Before London’s Real Wine fair I usually go down to Brighton for a couple of days. Here is a new discovery.
After having been a bartender at Brighton’s excellent Plateau wine bar Johan Fredrik Claesson, Swedish-born, took a job in the newly opened Cin Cin in a “chain” of two. Here at Cin Cin Johan has total control over the selection of wines, and the closing time is earlier – that would be the two main reasons that he decided to move.
Cin Cin Hove is a neighbourhood restaurant, in Hove to be accurate, that since 2000 has formed a city together with Brighton. It is an Italian restaurant, with carefully prepared small plates. I had Agnolotti (a type of pasta typical of Piemonte) of garden pea and smoked ham hock and Crème brulée (an exception to the Italian).
Johan suggested a flight of four wines. First came the Arcese 2017 (VIttorio Bera), the name put together from the arneis and cortese grapes that normally make up this wine. It’s a skin-contact white from the Asti area in Piemonte, golden in colour, aroma of white flowers and some peel character, a cool acidity and some carbonic that adds to the freshness. Quite easy to drink, after all. The second was an aged Barolo, Boscareto 2007, that we soon shall give some special attention. Then, the Bianchdùdùi 2000 (also from Bera), a moscato aged like a sherry under ‘flor’ for 16 years. Despite of this it’s very fresh. It shows nice herbal aromas, it’s quite dry in the beginning, it’s full but not heavy, some texture, and with a touch of bitterness in the finish. Bukkuram Sole d’Agosto, a Passito di Pantelleria 2016 from Marsala based Marco de Bartoli, was the last wine according to the original plan. The colour is amber, it’s concentrated and intense, with scents of dried apricots, dates, but also some citrus (orange). It’s sweet of course, but beautifully balanced by a long acidity.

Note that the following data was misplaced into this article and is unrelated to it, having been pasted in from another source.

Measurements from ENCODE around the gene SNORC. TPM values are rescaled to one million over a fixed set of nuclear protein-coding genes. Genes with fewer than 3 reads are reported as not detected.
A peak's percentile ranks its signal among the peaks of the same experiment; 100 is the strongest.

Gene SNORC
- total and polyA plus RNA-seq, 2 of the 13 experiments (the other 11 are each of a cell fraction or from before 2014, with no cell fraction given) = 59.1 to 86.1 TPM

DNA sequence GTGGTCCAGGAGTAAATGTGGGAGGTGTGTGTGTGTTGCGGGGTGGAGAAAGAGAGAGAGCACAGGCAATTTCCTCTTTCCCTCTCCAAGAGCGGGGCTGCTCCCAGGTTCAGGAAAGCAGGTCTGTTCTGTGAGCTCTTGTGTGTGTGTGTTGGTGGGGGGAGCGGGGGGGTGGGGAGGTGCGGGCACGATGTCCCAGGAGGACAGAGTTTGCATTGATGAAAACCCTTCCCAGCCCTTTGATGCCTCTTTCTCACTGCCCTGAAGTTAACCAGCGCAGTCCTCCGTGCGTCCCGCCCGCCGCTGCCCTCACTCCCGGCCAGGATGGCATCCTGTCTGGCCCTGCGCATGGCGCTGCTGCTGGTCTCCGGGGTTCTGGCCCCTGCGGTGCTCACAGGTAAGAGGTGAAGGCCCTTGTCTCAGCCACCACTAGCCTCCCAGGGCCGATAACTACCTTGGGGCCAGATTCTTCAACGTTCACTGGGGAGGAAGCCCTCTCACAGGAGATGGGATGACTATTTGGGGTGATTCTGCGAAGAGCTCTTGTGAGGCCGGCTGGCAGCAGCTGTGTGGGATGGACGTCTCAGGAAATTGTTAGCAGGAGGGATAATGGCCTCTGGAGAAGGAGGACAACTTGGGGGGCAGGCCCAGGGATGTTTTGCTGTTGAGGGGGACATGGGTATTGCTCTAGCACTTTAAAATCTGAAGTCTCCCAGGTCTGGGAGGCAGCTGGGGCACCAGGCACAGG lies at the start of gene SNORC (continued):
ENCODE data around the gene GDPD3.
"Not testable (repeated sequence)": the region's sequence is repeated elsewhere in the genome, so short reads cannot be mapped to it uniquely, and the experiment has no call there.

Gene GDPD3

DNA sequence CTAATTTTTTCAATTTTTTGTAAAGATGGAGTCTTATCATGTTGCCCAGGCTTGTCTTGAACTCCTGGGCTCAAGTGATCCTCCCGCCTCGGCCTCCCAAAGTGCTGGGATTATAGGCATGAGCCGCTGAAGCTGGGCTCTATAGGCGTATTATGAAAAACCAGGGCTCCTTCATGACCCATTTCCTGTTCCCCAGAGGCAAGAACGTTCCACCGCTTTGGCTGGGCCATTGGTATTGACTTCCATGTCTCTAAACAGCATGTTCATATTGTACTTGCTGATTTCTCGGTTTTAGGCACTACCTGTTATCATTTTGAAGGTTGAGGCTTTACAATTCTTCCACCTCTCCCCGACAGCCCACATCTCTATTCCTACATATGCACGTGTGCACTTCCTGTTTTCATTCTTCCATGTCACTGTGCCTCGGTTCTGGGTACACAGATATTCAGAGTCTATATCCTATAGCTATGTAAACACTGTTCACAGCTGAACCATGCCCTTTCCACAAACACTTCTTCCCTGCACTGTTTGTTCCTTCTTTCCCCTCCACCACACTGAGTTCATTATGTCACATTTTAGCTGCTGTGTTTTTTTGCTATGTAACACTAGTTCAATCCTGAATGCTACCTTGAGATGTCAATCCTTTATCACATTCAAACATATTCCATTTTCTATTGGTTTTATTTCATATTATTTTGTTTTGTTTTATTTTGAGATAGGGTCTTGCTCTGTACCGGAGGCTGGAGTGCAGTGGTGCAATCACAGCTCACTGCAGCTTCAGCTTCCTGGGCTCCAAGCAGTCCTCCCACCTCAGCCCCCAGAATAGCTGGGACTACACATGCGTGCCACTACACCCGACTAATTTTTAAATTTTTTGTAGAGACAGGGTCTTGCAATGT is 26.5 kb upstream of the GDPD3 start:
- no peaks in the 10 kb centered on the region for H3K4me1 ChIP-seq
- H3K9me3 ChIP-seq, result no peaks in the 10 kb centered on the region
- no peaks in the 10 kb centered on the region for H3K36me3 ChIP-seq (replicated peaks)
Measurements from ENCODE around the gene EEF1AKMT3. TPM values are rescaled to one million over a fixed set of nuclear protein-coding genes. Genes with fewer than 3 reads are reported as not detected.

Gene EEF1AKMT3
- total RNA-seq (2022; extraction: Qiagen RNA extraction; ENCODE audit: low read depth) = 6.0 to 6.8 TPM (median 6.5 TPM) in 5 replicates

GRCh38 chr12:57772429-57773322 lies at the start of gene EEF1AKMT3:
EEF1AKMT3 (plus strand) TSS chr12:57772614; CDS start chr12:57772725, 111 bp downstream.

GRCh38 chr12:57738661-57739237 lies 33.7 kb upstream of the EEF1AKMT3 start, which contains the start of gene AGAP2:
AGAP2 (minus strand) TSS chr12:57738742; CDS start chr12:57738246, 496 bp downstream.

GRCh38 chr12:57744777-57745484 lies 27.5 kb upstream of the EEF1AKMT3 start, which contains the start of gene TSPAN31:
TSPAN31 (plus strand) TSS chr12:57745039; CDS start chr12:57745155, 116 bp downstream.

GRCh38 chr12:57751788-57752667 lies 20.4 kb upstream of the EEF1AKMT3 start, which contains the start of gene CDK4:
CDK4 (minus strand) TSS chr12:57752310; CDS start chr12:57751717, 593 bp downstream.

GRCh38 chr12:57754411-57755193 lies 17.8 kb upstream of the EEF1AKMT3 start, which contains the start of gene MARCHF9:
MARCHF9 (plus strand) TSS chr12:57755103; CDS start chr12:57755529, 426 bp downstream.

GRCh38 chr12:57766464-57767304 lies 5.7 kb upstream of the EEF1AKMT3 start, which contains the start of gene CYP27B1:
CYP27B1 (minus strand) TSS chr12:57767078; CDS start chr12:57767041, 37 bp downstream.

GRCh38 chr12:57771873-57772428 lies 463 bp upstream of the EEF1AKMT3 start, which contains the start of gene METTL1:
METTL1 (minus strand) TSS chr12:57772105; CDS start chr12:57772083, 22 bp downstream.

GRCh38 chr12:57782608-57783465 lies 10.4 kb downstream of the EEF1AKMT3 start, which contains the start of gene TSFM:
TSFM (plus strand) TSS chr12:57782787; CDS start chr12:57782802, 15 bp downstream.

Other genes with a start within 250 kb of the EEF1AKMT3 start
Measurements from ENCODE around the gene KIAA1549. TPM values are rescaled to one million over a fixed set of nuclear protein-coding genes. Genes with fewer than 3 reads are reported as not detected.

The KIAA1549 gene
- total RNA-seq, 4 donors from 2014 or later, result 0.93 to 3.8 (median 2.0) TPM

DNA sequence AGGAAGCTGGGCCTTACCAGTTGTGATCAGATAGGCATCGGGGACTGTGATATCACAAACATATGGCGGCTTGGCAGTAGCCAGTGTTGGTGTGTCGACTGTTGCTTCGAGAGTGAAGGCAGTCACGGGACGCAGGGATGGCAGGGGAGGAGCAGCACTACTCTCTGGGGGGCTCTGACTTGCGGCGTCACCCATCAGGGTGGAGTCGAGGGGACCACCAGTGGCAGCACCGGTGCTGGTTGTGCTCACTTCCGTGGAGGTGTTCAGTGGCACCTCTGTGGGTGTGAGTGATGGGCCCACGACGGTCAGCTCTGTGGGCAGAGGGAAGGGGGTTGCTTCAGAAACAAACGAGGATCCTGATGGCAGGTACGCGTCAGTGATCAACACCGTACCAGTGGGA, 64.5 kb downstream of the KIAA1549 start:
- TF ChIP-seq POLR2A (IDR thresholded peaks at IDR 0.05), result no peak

Some “obscurities” were thrown in along the way too, among them Therìa 2017 (Alberto Loi, Sardegna), a yellow coloured wine, slightly pétillant and rich at the same time, with notes of flowers, dried fruits, spice, made from the vermentino grape.
When I started to write this piece my plan was to present the Barolo in my wine of the week column, and I had a look at the background of the producer and the wine. So even if my focus shifted I still want to give it a special mention. Here we go.
Principiano Ferdinando is a young winemaker, third generation, and in charge of the family estate in Monforte d’Alba since 1993. In 1946 the six hectares were planted in Serralunga d’Alba, that were to become the plot where they source the grapes for their top wine Boscareto. In the Serralunga very few take the risk to run the plots organically, but Principiano’s vines stand out. The only treatments are copper, and some sulfur only when necessary. The soils are calcareous, with very good drainage, and various crops are planted to help creating a functioning biodiversity and to add to the health of this south-west facing vineyard. In the cellar only natural yeast is employed for fermentations, and the sulphites are kept to a minimum. The barrels are big and old, Slavonian and French oak.
Boscareto 2007 (Ferdinando Principiano): Developed, cherry colour; intense aroma of mature red berries (cherry), forest fruits, spice and smoke; in the mouth it’s concentrated, yet with fine silky tannins, long. A lovely wine with still some years to go. The price is quite high, but worth it.
Next time in Brighton I suggest you pay Johan and his collegues a visit. It’s less than half an hour’s walk from the city centre, and the buses go west along the Western Road all the time. There are passionate wine people who gladly share of their knowledge and enthusiasm. Recommended.